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Could that fruit salad be hindering your weight loss?

Health & Science
 

Fresh fruit salad. [File, Standard]

A fruit salad bowl is a party of colours. It presents a perfect blend of red from the berries, green from the apples, yellow from the oranges and a touch of white from the banana to balance the entire healthy equation.

Rosie is a physically active 36-year-old lady keen to shed off a couple of kilograms gained in the past five years. She is very active in the gym, putting in 30 mins of High-Intensity Interval Trainings (HIITs) five days a week and clocking 10-kilometre walk at the weekend. Her religious lunchtime meal is a generous bowl of mixed fruits.

Fruit and vegetables have been a cornerstone of healthy dietary recommendations. However, research now shows that a heavy and sustained consumption of fruits with lots of sugar is a barrier to effective weight management and control and reversal of lifestyle conditions like diabetes.

Fruits have a wide range of nutritional and health benefits, and celebrated as good sources of micronutrients such as minerals, vitamins and dietary fibers. These help in improving mental health and preventing condition like heart disease and diabetes. Fruits also take the trophy for enhancing weight loss and reducing the risk of some cancers.

For patients on low carb and Keto diet for weight loss, and/or management of diabetes its essential that they observe and avoid fruits with a high content of sugar in them. Did you know that fruits contain as much sugar as taking an equivalent spoonful of table sugar in the literal sense?

A large orange can have up to 25g of sugar which is equivalent to five teaspoons of sugar, a large banana can also have around 30g of sugar which is equivalent to around six teaspoons of sugar.

Therefore, if you are on a KETO diet, which requires you to maintain a carbohydrate content of less than 30g per day, its recommended to avoid almost all type of fruits. A low carbohydrate diet can allow for one or two small-sized apples or oranges.

The appealing array of blended fruit juices at the local fruits vendor and the supermarket are a concussion of sugar than a healthy alternative to a person conscious about weight management. They work in reverse by adding to your sugar deposit in the body. Mixed/blended/fresh juices made from fruits like the ones found in our mama kiosks, and local supermarkets is all but a concussion of sugar.

 

Fruits contain as much sugar as taking an equivalent spoonful of table sugar in the literal sense. [iStock]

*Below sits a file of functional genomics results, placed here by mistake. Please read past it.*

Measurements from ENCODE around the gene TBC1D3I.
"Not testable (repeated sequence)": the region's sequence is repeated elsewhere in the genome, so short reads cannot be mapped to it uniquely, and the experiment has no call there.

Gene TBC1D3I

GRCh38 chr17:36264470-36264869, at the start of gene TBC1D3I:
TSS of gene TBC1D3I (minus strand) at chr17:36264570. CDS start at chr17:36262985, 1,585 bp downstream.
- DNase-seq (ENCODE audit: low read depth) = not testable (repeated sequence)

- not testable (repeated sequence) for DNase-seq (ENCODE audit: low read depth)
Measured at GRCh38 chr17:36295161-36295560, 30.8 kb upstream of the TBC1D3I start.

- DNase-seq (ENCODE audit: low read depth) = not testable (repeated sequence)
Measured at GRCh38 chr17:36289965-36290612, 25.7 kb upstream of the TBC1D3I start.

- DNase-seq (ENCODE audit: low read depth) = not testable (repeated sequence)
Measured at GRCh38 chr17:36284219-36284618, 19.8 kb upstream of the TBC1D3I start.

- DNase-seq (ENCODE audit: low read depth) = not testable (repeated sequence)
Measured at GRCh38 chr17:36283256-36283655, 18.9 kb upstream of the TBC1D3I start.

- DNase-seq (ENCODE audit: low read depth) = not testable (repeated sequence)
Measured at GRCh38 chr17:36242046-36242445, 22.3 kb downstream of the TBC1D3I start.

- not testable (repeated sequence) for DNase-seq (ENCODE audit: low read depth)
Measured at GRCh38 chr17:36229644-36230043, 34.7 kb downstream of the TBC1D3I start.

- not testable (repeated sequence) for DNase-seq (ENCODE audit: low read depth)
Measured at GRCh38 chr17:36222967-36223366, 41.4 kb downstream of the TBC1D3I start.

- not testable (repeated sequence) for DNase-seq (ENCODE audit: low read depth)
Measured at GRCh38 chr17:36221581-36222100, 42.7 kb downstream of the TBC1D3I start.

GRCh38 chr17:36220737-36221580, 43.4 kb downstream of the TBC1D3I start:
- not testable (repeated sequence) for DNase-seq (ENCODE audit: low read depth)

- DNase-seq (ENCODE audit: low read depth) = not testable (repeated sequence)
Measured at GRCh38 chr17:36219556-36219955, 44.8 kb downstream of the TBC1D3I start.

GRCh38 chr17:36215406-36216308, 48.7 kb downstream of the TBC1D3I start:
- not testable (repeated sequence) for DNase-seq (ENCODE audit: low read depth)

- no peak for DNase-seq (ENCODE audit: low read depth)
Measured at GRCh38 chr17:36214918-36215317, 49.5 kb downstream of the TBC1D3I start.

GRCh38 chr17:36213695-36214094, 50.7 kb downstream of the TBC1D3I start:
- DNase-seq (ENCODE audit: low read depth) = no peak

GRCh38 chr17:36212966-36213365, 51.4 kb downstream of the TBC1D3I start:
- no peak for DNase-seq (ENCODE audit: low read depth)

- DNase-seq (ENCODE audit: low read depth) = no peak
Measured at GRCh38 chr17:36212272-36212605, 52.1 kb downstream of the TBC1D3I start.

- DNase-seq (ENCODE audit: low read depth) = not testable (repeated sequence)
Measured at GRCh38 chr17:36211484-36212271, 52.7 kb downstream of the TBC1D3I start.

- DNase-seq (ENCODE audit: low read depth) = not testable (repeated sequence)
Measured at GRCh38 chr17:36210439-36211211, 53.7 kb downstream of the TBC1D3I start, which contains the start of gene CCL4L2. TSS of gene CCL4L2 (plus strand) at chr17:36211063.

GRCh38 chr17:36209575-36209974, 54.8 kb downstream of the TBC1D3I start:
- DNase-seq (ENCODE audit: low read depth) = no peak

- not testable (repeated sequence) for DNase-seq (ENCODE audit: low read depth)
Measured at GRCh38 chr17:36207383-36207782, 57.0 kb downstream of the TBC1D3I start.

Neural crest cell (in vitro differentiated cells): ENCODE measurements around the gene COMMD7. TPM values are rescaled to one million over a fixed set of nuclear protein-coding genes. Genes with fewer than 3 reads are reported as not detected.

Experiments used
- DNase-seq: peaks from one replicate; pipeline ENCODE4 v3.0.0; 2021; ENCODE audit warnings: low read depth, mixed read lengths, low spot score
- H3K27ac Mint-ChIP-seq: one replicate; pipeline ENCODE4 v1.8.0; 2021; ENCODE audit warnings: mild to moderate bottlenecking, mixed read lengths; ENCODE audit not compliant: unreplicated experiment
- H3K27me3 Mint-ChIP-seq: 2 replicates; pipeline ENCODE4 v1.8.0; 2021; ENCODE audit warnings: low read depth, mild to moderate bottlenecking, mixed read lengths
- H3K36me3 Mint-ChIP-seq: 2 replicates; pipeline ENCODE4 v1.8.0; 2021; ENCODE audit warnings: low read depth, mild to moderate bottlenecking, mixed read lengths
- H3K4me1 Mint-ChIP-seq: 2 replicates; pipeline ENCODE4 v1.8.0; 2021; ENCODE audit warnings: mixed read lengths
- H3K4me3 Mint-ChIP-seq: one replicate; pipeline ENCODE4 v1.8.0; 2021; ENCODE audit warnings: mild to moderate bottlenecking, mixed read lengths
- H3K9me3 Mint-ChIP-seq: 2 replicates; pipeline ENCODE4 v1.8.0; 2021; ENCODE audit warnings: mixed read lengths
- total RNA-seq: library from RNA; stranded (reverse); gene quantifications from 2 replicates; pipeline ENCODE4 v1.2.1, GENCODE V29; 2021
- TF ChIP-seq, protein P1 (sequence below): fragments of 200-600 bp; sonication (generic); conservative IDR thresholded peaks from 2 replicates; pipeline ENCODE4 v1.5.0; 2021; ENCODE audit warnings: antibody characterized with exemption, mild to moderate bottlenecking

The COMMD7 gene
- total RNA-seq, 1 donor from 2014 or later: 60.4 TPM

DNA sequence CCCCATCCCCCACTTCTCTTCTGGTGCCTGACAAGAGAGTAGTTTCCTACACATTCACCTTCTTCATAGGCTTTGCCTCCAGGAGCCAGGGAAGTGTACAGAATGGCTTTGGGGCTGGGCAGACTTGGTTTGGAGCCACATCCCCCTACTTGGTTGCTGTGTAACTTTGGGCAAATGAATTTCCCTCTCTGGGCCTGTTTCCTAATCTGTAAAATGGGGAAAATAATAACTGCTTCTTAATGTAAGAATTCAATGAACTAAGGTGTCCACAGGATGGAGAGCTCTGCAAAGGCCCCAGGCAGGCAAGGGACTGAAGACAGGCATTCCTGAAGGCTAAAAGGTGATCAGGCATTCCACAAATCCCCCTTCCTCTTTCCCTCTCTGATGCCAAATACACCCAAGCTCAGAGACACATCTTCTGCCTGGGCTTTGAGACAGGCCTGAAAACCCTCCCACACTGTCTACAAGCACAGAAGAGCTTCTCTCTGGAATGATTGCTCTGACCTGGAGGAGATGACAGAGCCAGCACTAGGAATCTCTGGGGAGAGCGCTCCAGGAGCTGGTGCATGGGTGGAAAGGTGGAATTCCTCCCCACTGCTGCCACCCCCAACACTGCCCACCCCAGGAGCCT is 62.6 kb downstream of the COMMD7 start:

Proteins and fats are regarded as essential food classes that we must consume to avoid deficiency. However, carbohydrates including fruits are non-essentials. In fact, the daily carbohydrate needed in our daily meals is ZERO.

All the micronutrients found in fruits including antioxidants, vitamins, minerals, and fiber can be found in vegetables, proteins and healthy fats. Avoiding or taking very small portions (like raspberries) of fruits in patients with diabetes and overweight/obesity is recommended to control or even put Type 2 diabetes into remission and lose weight respectively.

The World Health Organization (WHO) recommends consuming five servings of fruits and vegetables daily which translates to a minimum 400g per day to reduce the risk of non-communicable diseases (NCDs).

Some fruits contain high sugar content especially when consumed in large quantities. This can negatively affect weight loss, reversing the trend of an intended lifestyle change including diabetes management.

For example, 120g of banana contains 30grams of carbohydrates which is six teaspoons of sugar. 100g of grapes contains 16 grams of carbohydrates which is four teaspoons of sugar.

On the other end of the spectrum fruits regarded as having low carbohydrate content include 100g of raspberry, blackberry, strawberry and lemon contain about 5g (one teaspoon of sugar) each.

Public health education among both the general public and health workers will go a long way in fighting the obesity pandemic that has slowly crept into our households and sits squarely on our plates unashamedly.

-Dr Daniel Katambo is a physician

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